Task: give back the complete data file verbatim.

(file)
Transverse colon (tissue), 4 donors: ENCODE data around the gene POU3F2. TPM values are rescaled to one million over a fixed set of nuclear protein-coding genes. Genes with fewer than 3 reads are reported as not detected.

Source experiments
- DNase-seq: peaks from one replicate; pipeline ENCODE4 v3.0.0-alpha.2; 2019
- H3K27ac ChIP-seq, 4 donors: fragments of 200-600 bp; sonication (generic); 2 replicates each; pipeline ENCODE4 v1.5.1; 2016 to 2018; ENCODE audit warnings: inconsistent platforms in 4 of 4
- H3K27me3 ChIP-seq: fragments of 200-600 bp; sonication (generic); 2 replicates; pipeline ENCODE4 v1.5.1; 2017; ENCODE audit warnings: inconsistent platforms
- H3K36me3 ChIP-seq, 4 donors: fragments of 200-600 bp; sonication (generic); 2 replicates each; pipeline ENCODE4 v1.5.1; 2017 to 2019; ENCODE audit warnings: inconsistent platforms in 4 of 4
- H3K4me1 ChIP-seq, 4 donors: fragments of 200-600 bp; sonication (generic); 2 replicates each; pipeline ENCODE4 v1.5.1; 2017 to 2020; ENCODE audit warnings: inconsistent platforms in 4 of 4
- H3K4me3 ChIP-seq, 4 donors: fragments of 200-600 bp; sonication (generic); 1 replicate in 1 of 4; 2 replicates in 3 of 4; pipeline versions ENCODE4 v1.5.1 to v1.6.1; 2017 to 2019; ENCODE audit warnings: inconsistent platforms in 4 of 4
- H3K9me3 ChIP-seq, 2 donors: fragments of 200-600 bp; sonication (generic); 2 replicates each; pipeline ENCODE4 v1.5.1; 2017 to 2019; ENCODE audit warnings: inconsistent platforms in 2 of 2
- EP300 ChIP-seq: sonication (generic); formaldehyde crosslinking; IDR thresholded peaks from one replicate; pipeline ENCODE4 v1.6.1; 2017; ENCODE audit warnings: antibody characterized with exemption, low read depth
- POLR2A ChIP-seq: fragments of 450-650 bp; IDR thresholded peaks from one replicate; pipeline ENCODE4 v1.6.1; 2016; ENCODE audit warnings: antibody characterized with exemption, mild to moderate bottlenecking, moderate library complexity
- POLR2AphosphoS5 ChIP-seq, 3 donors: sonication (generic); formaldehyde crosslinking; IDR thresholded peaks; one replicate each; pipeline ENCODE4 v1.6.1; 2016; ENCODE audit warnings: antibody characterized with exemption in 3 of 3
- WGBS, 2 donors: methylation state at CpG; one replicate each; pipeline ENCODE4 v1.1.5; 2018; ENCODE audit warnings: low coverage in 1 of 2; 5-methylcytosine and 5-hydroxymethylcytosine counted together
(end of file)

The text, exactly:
Transverse colon (tissue), 4 donors: ENCODE data around the gene POU3F2. TPM values are rescaled to one million over a fixed set of nuclear protein-coding genes. Genes with fewer than 3 reads are reported as not detected.

Source experiments
- DNase-seq: peaks from one replicate; pipeline ENCODE4 v3.0.0-alpha.2; 2019
- H3K27ac ChIP-seq, 4 donors: fragments of 200-600 bp; sonication (generic); 2 replicates each; pipeline ENCODE4 v1.5.1; 2016 to 2018; ENCODE audit warnings: inconsistent platforms in 4 of 4
- H3K27me3 ChIP-seq: fragments of 200-600 bp; sonication (generic); 2 replicates; pipeline ENCODE4 v1.5.1; 2017; ENCODE audit warnings: inconsistent platforms
- H3K36me3 ChIP-seq, 4 donors: fragments of 200-600 bp; sonication (generic); 2 replicates each; pipeline ENCODE4 v1.5.1; 2017 to 2019; ENCODE audit warnings: inconsistent platforms in 4 of 4
- H3K4me1 ChIP-seq, 4 donors: fragments of 200-600 bp; sonication (generic); 2 replicates each; pipeline ENCODE4 v1.5.1; 2017 to 2020; ENCODE audit warnings: inconsistent platforms in 4 of 4
- H3K4me3 ChIP-seq, 4 donors: fragments of 200-600 bp; sonication (generic); 1 replicate in 1 of 4; 2 replicates in 3 of 4; pipeline versions ENCODE4 v1.5.1 to v1.6.1; 2017 to 2019; ENCODE audit warnings: inconsistent platforms in 4 of 4
- H3K9me3 ChIP-seq, 2 donors: fragments of 200-600 bp; sonication (generic); 2 replicates each; pipeline ENCODE4 v1.5.1; 2017 to 2019; ENCODE audit warnings: inconsistent platforms in 2 of 2
- EP300 ChIP-seq: sonication (generic); formaldehyde crosslinking; IDR thresholded peaks from one replicate; pipeline ENCODE4 v1.6.1; 2017; ENCODE audit warnings: antibody characterized with exemption, low read depth
- POLR2A ChIP-seq: fragments of 450-650 bp; IDR thresholded peaks from one replicate; pipeline ENCODE4 v1.6.1; 2016; ENCODE audit warnings: antibody characterized with exemption, mild to moderate bottlenecking, moderate library complexity
- POLR2AphosphoS5 ChIP-seq, 3 donors: sonication (generic); formaldehyde crosslinking; IDR thresholded peaks; one replicate each; pipeline ENCODE4 v1.6.1; 2016; ENCODE audit warnings: antibody characterized with exemption in 3 of 3
- WGBS, 2 donors: methylation state at CpG; one replicate each; pipeline ENCODE4 v1.1.5; 2018; ENCODE audit warnings: low coverage in 1 of 2; 5-methylcytosine and 5-hydroxymethylcytosine counted together